The Mighty Logo

To the College Student Who's Not Graduating When They're 'Supposed' To

The most helpful emails in health
Browse our free newsletters

As a high schooler, it often feels like our path is laid out for us: go to college for four years, get a job and then (of course) have a happy and healthy life. I never questioned that path because it’s what everyone else seemed to do.

What that path didn’t account for was my struggles with mental and chronic illness.

I left my first semester of college early because of mono. I ended up taking the next semester off because of complications due to mono, depression and my eating disorder.

I then transferred schools, hoping it would be the fresh start I needed.

It wasn’t.

It seemed like every time I went back to school for one semester, I would take another semester off. The third time I took a semester off turned into two full years. During that time, I took online classes at a community college, was in a terrible relationship, struggled with my chronic illness and worked two jobs just to pay my bills and save up money for the day when re-enrolling full-time at a university didn’t intimidate the shit out of me.

My parents kept hinting to the fact that I would never go back and graduate. My boyfriend at the time would avoid the subject every time I brought it up. It made me feel like a failure, on top of the fact that my mind and body felt like they were failing me.

I finally knew I was ready to return back to school for a fourth time when checking my email didn’t make me anxious.

That only lasted three semesters. I took an internship in Los Angeles, and ended up staying there for a semester to seek treatment for my chronic illness.

It took everything I had to go back and finish my last semester, and that last semester was utterly grueling. I spent more time than I care to admit in the school’s counseling center, talking about how I didn’t fit in and how hard completing my schoolwork was because of my health. I was terrified of failing a class, because that meant this process would never end. And I beat myself up day after day because everyone my age seemed to have already graduated and been in the workforce for over three years.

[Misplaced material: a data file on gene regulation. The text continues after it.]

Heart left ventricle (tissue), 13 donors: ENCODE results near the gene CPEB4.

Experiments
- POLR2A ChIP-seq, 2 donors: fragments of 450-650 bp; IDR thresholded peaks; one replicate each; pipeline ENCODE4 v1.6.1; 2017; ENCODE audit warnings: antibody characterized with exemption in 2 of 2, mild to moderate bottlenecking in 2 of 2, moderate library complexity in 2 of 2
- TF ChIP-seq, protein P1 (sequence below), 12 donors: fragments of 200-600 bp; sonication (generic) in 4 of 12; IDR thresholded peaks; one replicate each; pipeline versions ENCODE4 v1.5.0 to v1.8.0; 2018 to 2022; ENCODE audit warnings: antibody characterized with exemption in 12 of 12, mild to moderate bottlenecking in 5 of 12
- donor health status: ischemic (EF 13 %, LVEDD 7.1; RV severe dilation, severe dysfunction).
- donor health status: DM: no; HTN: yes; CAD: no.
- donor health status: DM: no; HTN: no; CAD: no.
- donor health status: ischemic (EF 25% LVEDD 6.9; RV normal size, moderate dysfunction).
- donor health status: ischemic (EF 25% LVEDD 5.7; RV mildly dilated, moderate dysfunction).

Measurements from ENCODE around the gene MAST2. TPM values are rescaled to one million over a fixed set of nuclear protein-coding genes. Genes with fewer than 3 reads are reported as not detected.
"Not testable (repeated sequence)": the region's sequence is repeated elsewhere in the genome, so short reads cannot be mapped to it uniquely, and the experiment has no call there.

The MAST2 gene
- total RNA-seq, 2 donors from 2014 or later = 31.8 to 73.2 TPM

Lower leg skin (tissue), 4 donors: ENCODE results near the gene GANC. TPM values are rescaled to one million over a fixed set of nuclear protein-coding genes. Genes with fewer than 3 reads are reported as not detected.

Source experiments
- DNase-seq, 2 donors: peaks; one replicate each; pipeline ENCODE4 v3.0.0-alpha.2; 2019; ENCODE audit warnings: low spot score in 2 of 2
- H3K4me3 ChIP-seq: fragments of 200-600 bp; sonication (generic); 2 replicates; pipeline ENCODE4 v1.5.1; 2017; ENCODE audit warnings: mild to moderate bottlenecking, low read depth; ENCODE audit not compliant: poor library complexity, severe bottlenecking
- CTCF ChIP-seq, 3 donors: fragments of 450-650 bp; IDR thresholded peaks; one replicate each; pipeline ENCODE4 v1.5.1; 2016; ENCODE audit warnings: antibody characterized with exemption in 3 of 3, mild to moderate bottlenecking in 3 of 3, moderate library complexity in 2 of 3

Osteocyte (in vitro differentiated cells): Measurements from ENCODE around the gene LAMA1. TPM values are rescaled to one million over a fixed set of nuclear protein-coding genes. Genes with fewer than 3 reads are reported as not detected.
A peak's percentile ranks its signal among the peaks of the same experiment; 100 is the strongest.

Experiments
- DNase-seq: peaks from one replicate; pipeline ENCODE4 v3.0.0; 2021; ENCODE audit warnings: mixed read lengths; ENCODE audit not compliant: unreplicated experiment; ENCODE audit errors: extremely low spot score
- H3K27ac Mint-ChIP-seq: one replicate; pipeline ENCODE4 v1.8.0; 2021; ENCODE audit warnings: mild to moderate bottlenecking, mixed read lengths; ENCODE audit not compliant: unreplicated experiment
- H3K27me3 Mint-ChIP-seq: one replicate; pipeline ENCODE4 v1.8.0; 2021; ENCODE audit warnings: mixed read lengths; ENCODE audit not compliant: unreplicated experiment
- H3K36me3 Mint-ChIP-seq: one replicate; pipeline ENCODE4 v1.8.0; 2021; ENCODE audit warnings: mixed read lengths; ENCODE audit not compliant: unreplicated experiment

While this may not be your exact journey, if you’ve taken time off of school for your health and well-being  — mental or physical — and feel behind or like a failure because of it, I want you to know you’re not alone. You’re also not a failure.

Because what I never realized in high school was that this path of twists and turns — and the seven and a half years it took me to graduate — still led me to getting a job I love. The hospital stays, odd jobs, time spent getting treatment, random classes I took and the crappy relationships I had along the way opened my eyes to things I never would have learned in school. It also gave me an enormous amount of empathy for those who are going through something.

I think we need to start redefining that path to “success” so others don’t feel the weight of expectation on their shoulders. If it’s taking you — or has taken you — longer than four years to graduate, leave a supportive message in the comments below for others who may feel discouraged. Lift that weight off someone else’s shoulders and, more importantly, lift that weight off your own. I’m proud of you for getting through the bullshit life often throws our way, and I hope you acknowledge how far you’ve come, even if others don’t always acknowledge it for you.

Getty image via anyaberkut

Originally published: March 6, 2019
Want more of The Mighty?
You can find even more stories on our Home page. There, you’ll also find thoughts and questions by our community.
Take Me Home